Future prospective cohort studies on the causal relations between predisposing, enabling and need factors and help-seeking behaviour among individuals suffering from major depression should also be conducted. Measuring predisposing beliefs, perceived barriers, clinical variables, and perceived need prior to assessing help-seeking behaviour is important because these characteristics can change due to treatment and over time.


This review found that the associations of help-seeking behaviour with socio-demographic predisposing (e.g., age, gender, ethnicity, education, and family status), enabling (financial situation/income), need (e.g., severity of depression, comorbidity, and duration and number of episodes) and contextual factors were investigated in several studies. Gender, age, education, ethnicity, marital status, severity of depression, duration and number of depressive episodes, and comorbid anxiety disorders appeared to influence help-seeking behaviour. Further research investigating the influence of these characteristics on help-seeking behaviour by individuals suffering from major depression in prospective cohorts and research specifically focused on beliefs, social support, organizational factors and perceived need for treatment would address a significant gap in the literature. A better understanding of the process of help-seeking by individuals suffering from major depression and improved knowledge of the factors that influence this process are important for identifying groups at risk of failing to seek adequate professional help and for improving their access to depression care.

Supporting information

S4 Appendix. Quality characteristics.

Q1 and Q2 from the ‘Quality Assessment Tool for Observational Cohort and Cross-Sectional Studies” [29] Q3 from the Critical Appraisal Skills Programme [73].


S5 Appendix. Summary of the main characteristics of the published articles.

ws = whole sample; MDE = major depressive episode; MDD = major depressive disorder; NR = not reported; DIS = Diagnostic Interview Schedule; WHO-CIDI / CIDI = World Health Organization’s composite international diagnostic interview; SFMD = Short form for major depression; SF = Short form; UM = Short Form (University of Michigan) ESEMeD = European Study on the Epidemiology of Mental Disorders; CCHS = Canadian Community Health Study; NESARC = National Epidemiologic Survey on Alcohol and Related Conditions; CPES = Collaborative Psychiatric Epidemiology Survey; NSAL = National Survey of American Life; NCS = National Comorbidity Survey; NCS-R = National Comorbidity Survey–Replication; NLAAS = National Latino and Asian American Study; JUCSH = Joint Canada/US Survey of Health; NSDUH = National Study on Drug Use and Health; OHS = Ontario Health Study; ENHS = Ethiopian National Health Survey; NPHS = National Population Health Survey; ENHS = Ethiopian National Health Survey.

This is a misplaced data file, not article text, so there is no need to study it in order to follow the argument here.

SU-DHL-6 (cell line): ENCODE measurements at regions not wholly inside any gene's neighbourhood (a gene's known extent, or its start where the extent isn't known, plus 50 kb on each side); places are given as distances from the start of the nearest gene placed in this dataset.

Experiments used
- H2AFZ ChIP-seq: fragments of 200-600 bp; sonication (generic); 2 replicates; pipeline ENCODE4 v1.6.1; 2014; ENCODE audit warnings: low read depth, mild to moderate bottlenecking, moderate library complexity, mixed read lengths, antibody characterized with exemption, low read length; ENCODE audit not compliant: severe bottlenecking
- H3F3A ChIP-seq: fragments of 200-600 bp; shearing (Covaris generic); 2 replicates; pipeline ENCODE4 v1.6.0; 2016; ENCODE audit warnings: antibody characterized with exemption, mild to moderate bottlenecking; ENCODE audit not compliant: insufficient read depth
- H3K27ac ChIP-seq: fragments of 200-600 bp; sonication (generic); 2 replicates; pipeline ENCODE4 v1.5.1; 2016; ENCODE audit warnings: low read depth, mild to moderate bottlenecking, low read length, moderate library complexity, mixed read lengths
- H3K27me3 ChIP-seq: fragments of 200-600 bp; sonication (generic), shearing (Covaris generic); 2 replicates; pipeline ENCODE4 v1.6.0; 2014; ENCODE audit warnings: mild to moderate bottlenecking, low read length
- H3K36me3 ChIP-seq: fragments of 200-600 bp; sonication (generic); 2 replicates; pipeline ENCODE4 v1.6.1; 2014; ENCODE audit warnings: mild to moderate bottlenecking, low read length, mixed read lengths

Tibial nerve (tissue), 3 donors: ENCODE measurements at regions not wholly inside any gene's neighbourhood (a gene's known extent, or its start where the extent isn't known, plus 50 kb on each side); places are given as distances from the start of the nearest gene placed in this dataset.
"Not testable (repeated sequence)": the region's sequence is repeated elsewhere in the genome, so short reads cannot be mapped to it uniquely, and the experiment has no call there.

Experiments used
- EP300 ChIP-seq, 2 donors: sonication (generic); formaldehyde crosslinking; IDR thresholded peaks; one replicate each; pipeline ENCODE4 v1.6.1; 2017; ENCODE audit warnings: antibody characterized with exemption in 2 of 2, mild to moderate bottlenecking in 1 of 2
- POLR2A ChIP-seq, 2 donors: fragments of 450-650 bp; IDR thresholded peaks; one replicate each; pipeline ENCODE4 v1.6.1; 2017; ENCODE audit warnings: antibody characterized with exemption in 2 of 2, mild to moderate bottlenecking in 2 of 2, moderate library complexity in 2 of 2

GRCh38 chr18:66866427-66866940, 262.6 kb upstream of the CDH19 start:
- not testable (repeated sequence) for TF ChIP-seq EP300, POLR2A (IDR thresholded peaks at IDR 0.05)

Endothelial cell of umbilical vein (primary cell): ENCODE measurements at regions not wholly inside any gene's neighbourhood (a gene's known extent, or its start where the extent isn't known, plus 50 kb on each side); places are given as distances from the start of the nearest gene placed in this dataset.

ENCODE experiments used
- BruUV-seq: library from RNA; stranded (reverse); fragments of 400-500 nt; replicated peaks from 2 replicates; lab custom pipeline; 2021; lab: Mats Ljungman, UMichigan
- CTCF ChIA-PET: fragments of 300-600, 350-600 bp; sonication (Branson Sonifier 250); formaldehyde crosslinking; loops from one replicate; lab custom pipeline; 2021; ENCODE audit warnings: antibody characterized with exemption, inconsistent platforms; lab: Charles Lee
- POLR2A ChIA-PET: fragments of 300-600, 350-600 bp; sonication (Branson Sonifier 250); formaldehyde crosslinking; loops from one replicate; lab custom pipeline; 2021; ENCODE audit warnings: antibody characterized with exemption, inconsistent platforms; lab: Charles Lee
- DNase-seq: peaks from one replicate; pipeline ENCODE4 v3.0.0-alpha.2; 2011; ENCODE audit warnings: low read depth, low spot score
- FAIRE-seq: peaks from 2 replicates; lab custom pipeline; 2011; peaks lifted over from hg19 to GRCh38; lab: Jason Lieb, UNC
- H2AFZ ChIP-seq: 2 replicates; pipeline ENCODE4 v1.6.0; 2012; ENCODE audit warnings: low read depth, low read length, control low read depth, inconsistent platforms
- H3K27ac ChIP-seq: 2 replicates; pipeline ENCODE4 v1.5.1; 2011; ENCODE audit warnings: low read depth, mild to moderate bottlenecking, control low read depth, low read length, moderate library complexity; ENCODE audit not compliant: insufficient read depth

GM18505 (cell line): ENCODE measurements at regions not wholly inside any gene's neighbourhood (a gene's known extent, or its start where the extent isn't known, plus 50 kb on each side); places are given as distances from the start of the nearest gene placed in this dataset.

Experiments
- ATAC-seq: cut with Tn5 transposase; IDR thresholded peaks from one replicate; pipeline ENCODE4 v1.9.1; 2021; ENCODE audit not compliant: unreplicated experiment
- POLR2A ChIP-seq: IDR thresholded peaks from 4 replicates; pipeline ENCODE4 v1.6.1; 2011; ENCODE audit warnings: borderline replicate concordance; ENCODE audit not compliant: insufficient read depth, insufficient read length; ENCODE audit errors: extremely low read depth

S6 Appendix. Summary of results of the systematic review.

If adjusted and unadjusted results were reported in the same study for the same variable, only the adjusted results were listed in the table. + = significant positive association between characteristic and help-seeking behaviour;— = significant negative association between characteristic and help-seeking behaviour; Ø = no significant association between characteristic and help-seeking behaviour; x = significant differences between different groups; ESEMeD = European Study of the Epidemiology of Mental Disorders; CCHS = Canadian Community Health Survey on Mental Health and Well Being; NESARC = National Epidemiologic Survey on Alcohol and Related Conditions; NSDUH = National Survey on Drug Use and Health; NCS = National Comorbidity Survey; OHS = Ontario Health Study; EHS = Estonian Health Survey; CPES = Collaborative Psychiatric Epidemiology Survey.



This study as not funded and part of the dissertation of Julia Luise Magaard (JLM). However, Anna Levke Brütt (ALB), Tharanya Seeralan (TS) and JLM received grants from the German Research Foundation for a pilot study about help-seeking behavior of patients with depression. The German Research Foundation had no role in the study design, collection, analysis or interpretation of the data, writing the manuscript, or the decision to submit the paper. The authors declare that they have no competing interests. The authors wish to thank Mr. PD Dr. Levente Kriston for valuable and constructive comments on conduction of systematic reviews. We thank American Journal Experts (AJE) for English language editing.

Author Contributions

  1. Conceptualization: ALB HS JLM.
  2. Data curation: JLM TS.
  3. Formal analysis: ALB JLM TS.
  4. Funding acquisition: ALB.
  5. Investigation: JLM TS ALB.
  6. Methodology: JLM ALB HS TS.
  7. Project administration: ALB HS JLM.
  8. Resources: HS ALB.
  9. Supervision: HS.
  10. Validation: JLM ALB TS.
  11. Visualization: JLM TS.
  12. Writing – original draft: JLM.
  13. Writing – review & editing: ALB HS TS.